TEMPLE HILLS – Children’s National Health Systems will hold its annual Race for Every Child in October, and one local tandem embodies the spirit of the event like no other team.
Temple Hills resident Byron Dixon will push his 12 year-old sister Anniyah in her wheelchair for the duration of the 5K race, to help her cross the finish line and assist with donations to go toward the hospital. This will be the pair’s second race together, and 12-year-old Byron is committed to raising $1,000 for Team Anniyah.
“I thought that the race was a very good way of showing that I can support my sister,” Dixon said. “And showing our support for Children’s National because I’m grateful that they were able to [save her].”
Anniyah was born with a litany of health complications, and her birthing hospital was unable to provide the level of care required. She was taken to Children’s National for further treatment and was diagnosed with two genetic anomalies. At four weeks old, Anniyah had open heart surgery, eventually spending the first three months of her life in various hospital units.
“From there, Children’s really became like our second home,” said their mother Darcel Jackson Dixon. “She has about 23 different specialty providers that provide care for her in all of her different diagnoses and conditions.”
Anniyah suffers from epilepsy, cerebral palsy, hearing and visual impairment and has needed numerous orthopedic surgeries. Dixon estimated her daughter spends about two weeks per year at Children’s National, in addition to other outpatient appointments and check-ups.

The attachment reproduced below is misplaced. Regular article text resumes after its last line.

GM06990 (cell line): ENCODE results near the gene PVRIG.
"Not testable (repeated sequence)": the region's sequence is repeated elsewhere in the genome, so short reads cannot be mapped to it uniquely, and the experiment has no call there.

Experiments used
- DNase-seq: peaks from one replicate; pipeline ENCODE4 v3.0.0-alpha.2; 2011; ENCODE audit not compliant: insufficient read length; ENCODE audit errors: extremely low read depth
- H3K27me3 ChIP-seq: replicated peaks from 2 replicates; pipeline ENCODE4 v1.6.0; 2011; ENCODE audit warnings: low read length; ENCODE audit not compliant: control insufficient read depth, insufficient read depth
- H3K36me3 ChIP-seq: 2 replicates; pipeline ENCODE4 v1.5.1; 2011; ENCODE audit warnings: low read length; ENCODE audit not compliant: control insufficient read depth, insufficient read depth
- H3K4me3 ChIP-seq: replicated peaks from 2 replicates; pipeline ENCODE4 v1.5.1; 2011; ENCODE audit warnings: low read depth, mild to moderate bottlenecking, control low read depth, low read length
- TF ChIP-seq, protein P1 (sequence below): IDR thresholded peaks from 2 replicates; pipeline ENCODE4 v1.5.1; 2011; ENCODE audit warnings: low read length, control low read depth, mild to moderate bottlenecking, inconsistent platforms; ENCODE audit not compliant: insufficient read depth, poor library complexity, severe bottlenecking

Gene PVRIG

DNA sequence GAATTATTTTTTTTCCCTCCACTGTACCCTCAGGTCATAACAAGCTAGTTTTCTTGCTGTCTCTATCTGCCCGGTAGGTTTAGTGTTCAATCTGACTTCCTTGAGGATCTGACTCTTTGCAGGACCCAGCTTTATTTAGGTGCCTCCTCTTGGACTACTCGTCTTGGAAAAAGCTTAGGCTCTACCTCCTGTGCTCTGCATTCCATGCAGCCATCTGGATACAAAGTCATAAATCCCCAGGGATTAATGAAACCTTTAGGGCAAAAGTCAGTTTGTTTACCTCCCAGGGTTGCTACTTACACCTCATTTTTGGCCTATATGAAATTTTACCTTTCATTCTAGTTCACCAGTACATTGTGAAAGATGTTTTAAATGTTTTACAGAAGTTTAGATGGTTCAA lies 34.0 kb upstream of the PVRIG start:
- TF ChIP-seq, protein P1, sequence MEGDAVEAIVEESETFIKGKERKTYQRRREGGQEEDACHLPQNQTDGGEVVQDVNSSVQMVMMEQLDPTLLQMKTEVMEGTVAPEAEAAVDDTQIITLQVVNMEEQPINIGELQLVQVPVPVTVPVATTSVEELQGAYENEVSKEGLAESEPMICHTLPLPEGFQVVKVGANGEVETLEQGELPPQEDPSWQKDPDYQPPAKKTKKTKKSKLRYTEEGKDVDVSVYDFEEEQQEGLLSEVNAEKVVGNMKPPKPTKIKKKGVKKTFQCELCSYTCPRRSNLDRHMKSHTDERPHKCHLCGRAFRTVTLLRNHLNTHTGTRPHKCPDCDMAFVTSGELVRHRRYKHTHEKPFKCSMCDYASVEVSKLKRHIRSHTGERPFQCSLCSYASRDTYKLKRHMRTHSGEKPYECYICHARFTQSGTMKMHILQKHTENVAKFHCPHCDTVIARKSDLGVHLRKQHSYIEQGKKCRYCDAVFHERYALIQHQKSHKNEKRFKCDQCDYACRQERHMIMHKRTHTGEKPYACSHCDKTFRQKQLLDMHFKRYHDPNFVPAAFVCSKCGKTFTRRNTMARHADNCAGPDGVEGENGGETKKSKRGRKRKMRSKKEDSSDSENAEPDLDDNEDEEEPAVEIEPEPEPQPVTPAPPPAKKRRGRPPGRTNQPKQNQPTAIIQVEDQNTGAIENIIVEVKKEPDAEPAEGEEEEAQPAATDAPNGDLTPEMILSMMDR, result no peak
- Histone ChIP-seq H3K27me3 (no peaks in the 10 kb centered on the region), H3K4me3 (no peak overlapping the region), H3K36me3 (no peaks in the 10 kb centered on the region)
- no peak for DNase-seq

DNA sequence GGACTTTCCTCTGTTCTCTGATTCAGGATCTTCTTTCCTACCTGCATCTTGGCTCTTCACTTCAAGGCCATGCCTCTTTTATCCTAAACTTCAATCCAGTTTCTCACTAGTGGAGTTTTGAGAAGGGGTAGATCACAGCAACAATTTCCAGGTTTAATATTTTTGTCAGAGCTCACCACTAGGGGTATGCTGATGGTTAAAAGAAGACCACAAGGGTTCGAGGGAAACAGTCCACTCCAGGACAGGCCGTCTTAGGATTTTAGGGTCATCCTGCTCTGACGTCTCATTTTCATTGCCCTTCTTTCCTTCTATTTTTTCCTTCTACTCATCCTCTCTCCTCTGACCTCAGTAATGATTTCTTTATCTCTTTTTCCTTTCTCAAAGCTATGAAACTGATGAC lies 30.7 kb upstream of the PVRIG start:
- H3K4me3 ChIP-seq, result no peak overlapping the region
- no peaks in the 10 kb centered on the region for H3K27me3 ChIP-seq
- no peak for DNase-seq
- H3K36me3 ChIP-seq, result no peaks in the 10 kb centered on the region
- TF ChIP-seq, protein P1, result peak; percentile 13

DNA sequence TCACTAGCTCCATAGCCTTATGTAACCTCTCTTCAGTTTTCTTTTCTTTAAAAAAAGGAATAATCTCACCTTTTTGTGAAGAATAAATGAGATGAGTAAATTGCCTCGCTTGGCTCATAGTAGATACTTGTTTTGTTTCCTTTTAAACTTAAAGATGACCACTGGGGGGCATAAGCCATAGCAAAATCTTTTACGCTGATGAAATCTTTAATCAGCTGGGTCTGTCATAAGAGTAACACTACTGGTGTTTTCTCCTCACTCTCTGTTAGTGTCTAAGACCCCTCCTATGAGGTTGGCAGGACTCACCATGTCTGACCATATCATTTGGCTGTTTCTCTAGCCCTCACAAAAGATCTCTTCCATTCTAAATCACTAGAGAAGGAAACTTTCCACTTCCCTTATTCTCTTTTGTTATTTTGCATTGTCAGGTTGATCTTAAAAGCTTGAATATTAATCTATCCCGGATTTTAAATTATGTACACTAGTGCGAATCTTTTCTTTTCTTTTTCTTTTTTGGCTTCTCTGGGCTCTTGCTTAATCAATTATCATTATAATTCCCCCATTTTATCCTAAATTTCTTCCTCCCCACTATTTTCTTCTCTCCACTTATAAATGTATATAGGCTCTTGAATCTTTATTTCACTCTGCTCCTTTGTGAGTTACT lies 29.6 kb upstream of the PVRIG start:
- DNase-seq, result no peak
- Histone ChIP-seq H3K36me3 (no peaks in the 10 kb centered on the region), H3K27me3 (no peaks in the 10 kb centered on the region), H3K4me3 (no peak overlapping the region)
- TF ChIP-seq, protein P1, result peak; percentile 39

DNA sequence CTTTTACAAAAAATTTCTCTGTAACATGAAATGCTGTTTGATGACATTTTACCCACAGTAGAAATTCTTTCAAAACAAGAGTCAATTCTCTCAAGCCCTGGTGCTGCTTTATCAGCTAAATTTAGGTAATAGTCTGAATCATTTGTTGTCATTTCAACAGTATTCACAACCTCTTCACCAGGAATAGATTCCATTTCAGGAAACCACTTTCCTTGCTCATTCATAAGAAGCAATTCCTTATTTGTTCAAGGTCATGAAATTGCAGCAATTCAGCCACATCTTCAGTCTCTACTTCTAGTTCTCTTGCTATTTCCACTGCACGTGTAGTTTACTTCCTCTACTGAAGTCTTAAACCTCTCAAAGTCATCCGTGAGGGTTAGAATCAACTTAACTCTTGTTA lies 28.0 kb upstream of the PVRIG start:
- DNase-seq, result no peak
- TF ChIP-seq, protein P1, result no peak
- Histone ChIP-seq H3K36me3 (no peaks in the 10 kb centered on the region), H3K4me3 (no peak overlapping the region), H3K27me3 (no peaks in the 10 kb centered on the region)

Dixon leads Team Anniyah and has been involved in the race for several years. She initially took part in the race on her own, but then the rest of the family joined in, including Byron and husband Mark. Dixon has served as a parent adviser on Children’s National Patient and Family Advisory Council (PFAC) for the last four years, and Team Anniyah is participating in support of the organization.
The purpose of PFAC is encouraging and facilitating cooperation between families and the hospital, explained Dixon. The group works to allow the patient and family to remain a part of the medical decision-making process, while advocating for a strong partnership between families and the hospital. For the last three years, the council has had a tent at the event to boost community engagement and educate others about their cause.
This year marks the sixth edition of the race, which will take place at Freedom Plaza in Washington, D.C. on Oct. 20. Registration is open to the public, closing six days prior to the event. Proceeds with go to Children’s National.
“We are a nonprofit pediatric hospital, so we need funding to support a lot of different causes at the hospital, and a lot of different kids and families benefit from that,” said Children’s National Foundation Associate Director of Marketing and Communications Morgan McKean.
McKean added that around 5,000 to 6,000 people are expected to attend the race, as it draws a variety of participants and attracts people from throughout the Washington, D.C. area.
“The race is a great experience for everyone,” McKean said. “There’s people that run or walk, that have a very strong connection to Children’s National, or they just want to support pediatric care. It really is a community event that has something to offer everyone.”
The Dixons fall in both categories, a distinct link to the hospital along with a commitment to helping it succeed. The family expressed excitement for the upcoming race, beyond the fundraising or networking aspects.
“It’s this big event that we can walk side by side with other patients, other families, the clinicians that support care of our children” Dixon said. “It’s a moment for us to not necessarily focus so much on our kids and the care they’re going through, but just smile, laugh, spend some time and do it all for a great cause.”